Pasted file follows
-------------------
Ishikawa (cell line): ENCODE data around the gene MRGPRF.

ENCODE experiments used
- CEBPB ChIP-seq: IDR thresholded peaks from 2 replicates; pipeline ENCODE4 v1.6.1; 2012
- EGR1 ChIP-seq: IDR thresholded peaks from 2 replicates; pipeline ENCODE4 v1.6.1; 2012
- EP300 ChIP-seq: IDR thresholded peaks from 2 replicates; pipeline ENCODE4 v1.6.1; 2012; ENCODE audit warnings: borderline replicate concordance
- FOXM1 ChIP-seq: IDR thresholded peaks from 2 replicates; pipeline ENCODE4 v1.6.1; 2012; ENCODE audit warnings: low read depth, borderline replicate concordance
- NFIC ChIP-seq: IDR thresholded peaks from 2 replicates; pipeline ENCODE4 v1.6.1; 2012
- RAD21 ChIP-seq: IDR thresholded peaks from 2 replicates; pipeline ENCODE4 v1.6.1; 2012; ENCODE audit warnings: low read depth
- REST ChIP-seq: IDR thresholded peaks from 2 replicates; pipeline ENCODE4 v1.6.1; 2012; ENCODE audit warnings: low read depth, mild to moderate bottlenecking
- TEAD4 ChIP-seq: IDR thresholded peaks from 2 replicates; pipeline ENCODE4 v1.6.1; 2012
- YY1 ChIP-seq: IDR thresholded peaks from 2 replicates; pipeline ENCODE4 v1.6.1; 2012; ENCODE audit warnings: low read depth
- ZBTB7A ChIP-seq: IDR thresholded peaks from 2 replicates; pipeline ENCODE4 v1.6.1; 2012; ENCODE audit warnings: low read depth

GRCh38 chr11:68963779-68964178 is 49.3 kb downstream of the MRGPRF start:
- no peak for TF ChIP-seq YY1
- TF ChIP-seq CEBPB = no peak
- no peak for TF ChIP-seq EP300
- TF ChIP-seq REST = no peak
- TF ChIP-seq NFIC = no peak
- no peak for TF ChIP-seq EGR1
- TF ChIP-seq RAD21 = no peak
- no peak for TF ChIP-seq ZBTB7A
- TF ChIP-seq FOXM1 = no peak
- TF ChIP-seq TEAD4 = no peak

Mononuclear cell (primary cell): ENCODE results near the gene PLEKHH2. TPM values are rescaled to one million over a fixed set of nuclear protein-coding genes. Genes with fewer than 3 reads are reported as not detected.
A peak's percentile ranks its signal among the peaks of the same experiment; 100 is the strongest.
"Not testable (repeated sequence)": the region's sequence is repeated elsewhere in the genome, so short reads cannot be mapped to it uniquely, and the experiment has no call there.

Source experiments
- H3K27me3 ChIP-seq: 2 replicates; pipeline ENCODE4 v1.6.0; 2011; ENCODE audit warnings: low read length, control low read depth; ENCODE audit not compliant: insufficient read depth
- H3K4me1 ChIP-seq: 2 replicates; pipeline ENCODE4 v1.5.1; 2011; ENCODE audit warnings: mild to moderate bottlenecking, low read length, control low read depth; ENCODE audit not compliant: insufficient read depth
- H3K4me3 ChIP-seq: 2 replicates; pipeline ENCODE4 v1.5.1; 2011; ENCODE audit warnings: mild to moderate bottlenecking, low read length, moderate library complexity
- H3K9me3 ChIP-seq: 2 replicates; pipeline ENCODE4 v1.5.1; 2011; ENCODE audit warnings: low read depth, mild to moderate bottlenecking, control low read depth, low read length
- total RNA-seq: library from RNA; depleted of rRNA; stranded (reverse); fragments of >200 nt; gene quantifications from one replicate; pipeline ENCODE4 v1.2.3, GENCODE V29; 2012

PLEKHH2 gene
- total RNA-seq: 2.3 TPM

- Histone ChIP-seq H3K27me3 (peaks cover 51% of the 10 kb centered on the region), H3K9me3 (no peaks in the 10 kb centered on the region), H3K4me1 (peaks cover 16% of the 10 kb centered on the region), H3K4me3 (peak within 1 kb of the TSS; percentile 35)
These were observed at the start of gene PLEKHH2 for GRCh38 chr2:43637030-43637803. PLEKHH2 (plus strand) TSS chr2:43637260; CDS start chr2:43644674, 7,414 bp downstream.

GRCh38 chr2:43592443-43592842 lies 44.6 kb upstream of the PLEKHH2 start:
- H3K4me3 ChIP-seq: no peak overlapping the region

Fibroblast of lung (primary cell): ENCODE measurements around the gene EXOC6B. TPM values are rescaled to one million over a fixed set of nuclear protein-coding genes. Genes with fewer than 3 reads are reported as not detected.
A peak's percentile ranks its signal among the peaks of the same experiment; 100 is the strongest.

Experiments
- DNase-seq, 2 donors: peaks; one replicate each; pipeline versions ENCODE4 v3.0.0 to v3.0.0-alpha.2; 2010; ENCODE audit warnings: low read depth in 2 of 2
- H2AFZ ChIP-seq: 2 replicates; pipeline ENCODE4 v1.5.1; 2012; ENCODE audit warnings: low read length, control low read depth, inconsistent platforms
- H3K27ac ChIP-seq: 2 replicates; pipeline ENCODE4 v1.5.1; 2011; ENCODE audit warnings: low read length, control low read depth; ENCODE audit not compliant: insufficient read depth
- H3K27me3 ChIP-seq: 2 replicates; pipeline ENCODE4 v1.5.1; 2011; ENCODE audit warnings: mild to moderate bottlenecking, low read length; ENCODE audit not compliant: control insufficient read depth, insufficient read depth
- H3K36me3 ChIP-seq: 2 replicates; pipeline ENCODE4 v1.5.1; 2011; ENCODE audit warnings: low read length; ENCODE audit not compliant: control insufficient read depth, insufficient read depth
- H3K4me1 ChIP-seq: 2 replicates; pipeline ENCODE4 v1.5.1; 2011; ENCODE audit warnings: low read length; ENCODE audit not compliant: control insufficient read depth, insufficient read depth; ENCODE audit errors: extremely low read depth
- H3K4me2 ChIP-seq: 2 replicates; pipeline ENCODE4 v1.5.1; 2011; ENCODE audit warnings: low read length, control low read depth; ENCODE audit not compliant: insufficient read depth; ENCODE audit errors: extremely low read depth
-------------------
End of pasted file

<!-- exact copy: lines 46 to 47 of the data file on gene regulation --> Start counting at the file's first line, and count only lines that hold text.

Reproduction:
- H3K36me3 ChIP-seq: 2 replicates; pipeline ENCODE4 v1.5.1; 2011; ENCODE audit warnings: low read length; ENCODE audit not compliant: control insufficient read depth, insufficient read depth
- H3K4me1 ChIP-seq: 2 replicates; pipeline ENCODE4 v1.5.1; 2011; ENCODE audit warnings: low read length; ENCODE audit not compliant: control insufficient read depth, insufficient read depth; ENCODE audit errors: extremely low read depth